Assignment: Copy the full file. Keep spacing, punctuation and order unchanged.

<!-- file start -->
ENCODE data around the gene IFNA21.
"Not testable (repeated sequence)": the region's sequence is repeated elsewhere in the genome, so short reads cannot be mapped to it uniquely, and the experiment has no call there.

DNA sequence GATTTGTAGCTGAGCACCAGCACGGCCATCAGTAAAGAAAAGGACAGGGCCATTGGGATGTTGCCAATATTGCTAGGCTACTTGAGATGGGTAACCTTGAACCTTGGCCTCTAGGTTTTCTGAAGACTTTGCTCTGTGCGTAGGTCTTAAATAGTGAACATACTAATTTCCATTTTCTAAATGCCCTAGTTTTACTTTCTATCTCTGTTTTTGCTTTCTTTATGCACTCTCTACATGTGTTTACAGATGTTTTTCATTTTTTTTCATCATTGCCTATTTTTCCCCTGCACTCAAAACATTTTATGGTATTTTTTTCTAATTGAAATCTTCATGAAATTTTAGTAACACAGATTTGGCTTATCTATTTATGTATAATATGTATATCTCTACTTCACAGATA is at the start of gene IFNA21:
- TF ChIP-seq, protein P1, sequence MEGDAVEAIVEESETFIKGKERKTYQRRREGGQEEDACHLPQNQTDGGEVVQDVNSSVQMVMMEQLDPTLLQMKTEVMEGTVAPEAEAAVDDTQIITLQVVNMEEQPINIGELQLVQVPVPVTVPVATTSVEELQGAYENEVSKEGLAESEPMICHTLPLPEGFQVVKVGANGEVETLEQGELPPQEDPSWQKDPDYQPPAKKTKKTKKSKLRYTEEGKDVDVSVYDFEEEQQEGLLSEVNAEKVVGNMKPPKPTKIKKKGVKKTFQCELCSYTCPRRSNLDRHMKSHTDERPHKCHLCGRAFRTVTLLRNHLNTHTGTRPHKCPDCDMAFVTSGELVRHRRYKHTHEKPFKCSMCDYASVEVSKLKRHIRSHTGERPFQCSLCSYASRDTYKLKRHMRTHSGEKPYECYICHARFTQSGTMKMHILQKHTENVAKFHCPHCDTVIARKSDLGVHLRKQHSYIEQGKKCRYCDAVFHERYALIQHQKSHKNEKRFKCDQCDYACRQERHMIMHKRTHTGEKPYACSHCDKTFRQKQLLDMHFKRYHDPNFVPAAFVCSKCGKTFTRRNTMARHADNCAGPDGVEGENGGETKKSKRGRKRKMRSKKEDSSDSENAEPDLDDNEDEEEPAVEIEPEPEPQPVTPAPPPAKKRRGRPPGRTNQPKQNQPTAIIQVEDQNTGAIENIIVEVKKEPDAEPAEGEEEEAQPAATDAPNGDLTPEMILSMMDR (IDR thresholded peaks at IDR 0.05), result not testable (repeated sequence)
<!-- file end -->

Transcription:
ENCODE data around the gene IFNA21.
"Not testable (repeated sequence)": the region's sequence is repeated elsewhere in the genome, so short reads cannot be mapped to it uniquely, and the experiment has no call there.

DNA sequence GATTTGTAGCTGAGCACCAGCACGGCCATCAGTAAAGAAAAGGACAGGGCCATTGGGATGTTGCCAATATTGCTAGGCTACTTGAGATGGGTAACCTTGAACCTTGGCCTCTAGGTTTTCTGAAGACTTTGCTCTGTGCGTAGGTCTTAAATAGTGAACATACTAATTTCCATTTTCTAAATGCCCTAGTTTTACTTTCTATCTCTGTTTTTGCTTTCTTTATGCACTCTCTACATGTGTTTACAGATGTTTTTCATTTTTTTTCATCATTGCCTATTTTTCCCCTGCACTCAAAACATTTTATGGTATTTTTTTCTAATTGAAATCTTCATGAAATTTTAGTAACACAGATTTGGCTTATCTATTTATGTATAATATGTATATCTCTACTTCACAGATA is at the start of gene IFNA21:
- TF ChIP-seq, protein P1, sequence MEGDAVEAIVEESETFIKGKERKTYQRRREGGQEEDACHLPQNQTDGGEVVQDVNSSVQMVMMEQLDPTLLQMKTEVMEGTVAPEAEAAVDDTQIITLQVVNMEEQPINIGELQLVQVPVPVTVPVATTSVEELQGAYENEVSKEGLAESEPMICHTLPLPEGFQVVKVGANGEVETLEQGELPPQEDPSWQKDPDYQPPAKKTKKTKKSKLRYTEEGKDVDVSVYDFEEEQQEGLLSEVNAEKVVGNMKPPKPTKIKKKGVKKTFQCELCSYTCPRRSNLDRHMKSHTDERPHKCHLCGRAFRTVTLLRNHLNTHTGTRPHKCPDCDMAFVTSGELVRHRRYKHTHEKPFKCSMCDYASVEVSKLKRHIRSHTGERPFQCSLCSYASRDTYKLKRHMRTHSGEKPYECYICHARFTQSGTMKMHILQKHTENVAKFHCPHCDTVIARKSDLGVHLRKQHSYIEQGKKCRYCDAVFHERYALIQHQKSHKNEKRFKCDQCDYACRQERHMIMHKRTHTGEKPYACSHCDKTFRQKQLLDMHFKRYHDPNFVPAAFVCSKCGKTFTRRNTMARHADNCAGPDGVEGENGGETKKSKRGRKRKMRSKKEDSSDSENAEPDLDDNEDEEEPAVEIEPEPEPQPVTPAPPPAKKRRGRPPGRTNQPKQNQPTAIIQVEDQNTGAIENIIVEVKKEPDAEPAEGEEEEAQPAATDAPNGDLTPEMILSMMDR (IDR thresholded peaks at IDR 0.05), result not testable (repeated sequence)